The ultimate result of a monthly magazine subscription is that you have twelve consecutive copies of your favorite magazine. Do that for a few years and you’ll have quite the collection. Sit on that collection long enough and you’ll start wondering if that collection is worth money. Here are a few quick things to look for to answer that question.
How Big Was Circulation?
This is the biggest factor in determining value. Not that long ago, dang skippy every middle-class household got Time, Life, or Newsweek. Most men between eighteen and sixty at least had a phase of reading Playboy (for the articles) in the 1970s. Every dentist’s office in the country was a People Magazine subscriber. Most magazines that you can name had pre-internet era circulation numbers on par with primetime TV shows or even major newspapers.
Which means they are, generally, not very valuable. The supply is large, and most people have them out of habit rather than deliberate collection. Niche magazines, on the other hand, can be a decent source of value. We’ve found that back issues of Wizard: The Comics Magazine, One: The Homosexual Viewpoint, Electronic Gaming Monthly, and Dragon Magazine can do well on the secondary market. Instead of giving the view one could get out of a history book, they give a reader a window into a small subculture’s past. They talked about topics not covered by Time, they weren’t printed in such massive numbers, and that imparts value.
How Old Is It?
Very few things are cultural phenomena from the jump. As such, early issues of even iconic magazines can be worth money. For 20th century upstart mags like Playboy, National Lampoon, and High Times, it’s the issues that predate their popularity which are worth the most. For longer-lived magazines, it’s the earliest issues that attract collectors. Surviving issues of Good Housekeeping from the 1800s are of interest to collectors and historians alike for their window into average domestic life over a century gone by.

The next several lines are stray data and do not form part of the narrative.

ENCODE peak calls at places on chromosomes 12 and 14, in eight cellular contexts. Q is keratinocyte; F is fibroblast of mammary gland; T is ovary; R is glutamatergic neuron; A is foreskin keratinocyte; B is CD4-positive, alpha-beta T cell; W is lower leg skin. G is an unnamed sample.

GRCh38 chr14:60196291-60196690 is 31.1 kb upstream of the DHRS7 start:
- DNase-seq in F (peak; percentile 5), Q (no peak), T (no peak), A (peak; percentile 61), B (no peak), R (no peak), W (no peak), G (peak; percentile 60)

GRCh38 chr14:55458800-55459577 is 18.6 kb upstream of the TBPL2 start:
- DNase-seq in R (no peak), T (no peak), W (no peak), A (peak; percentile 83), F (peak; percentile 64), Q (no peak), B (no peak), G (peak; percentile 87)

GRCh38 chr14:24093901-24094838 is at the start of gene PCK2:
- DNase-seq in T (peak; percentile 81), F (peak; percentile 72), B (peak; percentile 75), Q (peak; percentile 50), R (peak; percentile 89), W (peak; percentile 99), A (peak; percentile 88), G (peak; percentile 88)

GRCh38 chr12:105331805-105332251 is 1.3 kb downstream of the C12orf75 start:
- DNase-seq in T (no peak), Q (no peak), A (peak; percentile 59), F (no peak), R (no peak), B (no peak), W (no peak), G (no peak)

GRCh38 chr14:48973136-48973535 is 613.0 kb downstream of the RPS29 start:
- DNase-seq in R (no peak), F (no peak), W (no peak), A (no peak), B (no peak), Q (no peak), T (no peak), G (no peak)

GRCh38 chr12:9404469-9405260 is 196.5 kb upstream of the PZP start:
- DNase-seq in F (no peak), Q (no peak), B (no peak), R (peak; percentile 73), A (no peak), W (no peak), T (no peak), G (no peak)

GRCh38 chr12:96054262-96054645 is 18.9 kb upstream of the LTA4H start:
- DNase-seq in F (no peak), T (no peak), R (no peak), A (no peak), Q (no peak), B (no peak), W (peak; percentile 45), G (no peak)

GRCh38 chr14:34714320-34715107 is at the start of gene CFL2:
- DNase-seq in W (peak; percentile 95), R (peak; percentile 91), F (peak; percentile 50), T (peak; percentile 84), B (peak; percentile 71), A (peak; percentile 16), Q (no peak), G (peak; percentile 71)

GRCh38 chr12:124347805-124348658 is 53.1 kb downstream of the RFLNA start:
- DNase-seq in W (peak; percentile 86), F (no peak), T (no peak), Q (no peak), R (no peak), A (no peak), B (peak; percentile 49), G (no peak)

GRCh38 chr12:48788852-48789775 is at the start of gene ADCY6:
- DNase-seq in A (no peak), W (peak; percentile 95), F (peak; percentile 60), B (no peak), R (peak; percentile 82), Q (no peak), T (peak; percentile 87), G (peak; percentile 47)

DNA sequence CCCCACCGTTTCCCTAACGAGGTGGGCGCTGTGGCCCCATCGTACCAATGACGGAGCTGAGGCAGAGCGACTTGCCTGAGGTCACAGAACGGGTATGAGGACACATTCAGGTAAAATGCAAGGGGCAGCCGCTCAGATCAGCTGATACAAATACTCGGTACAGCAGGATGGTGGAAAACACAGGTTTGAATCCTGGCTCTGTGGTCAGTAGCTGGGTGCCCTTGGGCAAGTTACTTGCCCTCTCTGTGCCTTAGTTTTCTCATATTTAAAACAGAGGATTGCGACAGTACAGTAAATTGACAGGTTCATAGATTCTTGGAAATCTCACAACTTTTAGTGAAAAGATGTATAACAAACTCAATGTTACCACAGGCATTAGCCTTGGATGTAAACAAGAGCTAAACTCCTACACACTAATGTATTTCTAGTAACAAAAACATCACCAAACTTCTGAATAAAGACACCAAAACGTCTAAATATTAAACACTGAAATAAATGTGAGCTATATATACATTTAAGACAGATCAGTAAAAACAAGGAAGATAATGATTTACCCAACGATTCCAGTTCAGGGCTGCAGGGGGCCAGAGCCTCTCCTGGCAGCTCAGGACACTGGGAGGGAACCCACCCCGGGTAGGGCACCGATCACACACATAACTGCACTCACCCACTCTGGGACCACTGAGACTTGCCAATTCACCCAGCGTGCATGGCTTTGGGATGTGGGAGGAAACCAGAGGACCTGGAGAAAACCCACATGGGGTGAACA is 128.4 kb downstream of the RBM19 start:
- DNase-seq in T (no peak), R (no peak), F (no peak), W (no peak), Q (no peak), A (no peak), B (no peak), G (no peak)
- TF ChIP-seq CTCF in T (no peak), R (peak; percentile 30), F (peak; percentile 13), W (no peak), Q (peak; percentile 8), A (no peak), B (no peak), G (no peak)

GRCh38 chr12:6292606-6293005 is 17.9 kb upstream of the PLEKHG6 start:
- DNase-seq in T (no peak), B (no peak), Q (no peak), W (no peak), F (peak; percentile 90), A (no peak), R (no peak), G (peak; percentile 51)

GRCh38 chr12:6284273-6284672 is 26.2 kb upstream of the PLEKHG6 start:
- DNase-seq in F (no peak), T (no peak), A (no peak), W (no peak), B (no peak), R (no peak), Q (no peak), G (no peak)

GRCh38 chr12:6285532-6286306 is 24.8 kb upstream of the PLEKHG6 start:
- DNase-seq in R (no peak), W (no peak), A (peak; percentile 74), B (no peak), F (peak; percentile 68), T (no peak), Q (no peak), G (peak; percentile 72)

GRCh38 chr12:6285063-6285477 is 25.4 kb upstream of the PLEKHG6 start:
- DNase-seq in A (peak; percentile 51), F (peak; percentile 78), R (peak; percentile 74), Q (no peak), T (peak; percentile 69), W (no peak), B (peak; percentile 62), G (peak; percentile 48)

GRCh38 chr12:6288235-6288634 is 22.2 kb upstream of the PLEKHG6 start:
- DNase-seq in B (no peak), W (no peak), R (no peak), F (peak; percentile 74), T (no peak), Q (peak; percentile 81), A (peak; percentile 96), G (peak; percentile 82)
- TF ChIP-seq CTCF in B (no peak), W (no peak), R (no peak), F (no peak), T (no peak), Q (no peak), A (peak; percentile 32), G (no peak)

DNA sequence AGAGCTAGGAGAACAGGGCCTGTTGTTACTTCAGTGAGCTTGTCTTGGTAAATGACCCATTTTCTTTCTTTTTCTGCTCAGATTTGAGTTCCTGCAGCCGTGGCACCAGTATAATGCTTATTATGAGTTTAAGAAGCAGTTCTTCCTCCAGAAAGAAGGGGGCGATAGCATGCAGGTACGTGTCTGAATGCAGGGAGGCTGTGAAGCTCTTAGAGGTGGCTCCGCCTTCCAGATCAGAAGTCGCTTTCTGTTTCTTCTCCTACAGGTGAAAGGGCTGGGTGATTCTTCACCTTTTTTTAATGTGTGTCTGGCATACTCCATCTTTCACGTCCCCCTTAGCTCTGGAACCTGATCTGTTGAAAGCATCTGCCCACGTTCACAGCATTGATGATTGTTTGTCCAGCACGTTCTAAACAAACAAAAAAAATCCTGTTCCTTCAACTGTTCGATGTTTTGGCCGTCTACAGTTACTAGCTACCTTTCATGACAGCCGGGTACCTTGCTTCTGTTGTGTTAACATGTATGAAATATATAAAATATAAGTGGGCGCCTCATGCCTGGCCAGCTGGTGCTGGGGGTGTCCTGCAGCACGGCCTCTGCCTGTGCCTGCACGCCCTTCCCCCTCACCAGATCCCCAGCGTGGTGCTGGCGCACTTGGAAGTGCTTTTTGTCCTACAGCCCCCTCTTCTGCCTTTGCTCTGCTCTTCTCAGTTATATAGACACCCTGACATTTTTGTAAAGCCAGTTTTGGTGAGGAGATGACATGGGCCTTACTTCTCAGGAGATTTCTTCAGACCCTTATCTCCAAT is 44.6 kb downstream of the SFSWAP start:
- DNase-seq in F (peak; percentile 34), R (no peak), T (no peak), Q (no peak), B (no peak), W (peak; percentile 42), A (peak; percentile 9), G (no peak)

How old the magazine needs to be to be of notable value varies from title to title. It requires an examination of the magazine’s history to determine. There’s really no general rule of decade or topic that can be considered a sure thing.
How Many Do You Have?
Even when from the height of a magazine’s circulation, a run is a good value add. A full year’s worth of issues entices collectors, dealers, and historians alike. It’s a snapshot into a year in the culture, a collection kickstarter, and an inventory builder in one. If you’re not professionally in the world of selling magazine back issues, this is going to be the best way to move your collection of three- and four-dollar value issues.
Magazines are one of the trickier collectibles for a layman to evaluate. Even among a generally low-value run, there can be diamonds the rough. And unlike comic books, there aren’t many resources out there drawing attention to “key” issues. That’s why it’s a good idea to run a collection by professionals like Back to the Past before deciding what to do with it. Even if we say it’s not worth the time to sell, that’s information you didn’t have before.
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